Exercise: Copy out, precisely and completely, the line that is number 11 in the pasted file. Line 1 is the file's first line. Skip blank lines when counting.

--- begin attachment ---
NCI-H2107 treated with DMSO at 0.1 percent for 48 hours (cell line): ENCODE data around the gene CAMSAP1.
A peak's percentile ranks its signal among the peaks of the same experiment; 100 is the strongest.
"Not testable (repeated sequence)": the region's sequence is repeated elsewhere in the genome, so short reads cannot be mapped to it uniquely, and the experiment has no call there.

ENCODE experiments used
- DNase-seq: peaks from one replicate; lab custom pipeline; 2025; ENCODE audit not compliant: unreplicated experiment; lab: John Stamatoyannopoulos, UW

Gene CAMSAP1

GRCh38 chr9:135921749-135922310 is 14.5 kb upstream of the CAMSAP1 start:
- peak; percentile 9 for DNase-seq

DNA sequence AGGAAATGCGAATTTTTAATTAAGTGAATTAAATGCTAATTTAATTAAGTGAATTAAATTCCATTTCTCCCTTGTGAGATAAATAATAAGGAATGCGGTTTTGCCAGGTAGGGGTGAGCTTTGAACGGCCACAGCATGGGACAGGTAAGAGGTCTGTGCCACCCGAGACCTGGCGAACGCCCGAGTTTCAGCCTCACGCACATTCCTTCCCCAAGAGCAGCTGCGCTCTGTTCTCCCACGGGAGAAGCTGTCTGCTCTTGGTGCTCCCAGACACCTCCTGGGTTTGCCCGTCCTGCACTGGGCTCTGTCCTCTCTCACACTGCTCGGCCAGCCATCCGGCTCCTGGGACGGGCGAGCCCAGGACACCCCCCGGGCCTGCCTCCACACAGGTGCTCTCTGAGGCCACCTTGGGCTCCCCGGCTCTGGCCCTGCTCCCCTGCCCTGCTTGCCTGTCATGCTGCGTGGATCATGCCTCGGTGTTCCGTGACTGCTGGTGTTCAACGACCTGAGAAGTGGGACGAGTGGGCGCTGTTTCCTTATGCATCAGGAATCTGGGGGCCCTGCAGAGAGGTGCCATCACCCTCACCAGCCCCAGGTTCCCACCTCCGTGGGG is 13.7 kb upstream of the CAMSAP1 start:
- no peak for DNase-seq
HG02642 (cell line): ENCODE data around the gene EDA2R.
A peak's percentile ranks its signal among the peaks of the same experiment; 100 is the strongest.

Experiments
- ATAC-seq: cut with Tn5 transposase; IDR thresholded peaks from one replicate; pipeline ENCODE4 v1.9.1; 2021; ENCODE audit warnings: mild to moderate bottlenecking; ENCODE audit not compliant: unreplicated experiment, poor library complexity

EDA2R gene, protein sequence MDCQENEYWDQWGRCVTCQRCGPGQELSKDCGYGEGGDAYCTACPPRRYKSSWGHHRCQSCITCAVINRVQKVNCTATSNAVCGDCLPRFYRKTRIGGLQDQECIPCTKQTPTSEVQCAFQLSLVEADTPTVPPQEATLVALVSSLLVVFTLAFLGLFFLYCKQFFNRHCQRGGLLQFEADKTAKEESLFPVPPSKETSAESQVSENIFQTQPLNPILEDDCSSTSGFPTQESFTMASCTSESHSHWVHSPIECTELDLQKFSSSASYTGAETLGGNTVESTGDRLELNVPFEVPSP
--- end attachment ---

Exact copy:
HG02642 (cell line): ENCODE data around the gene EDA2R.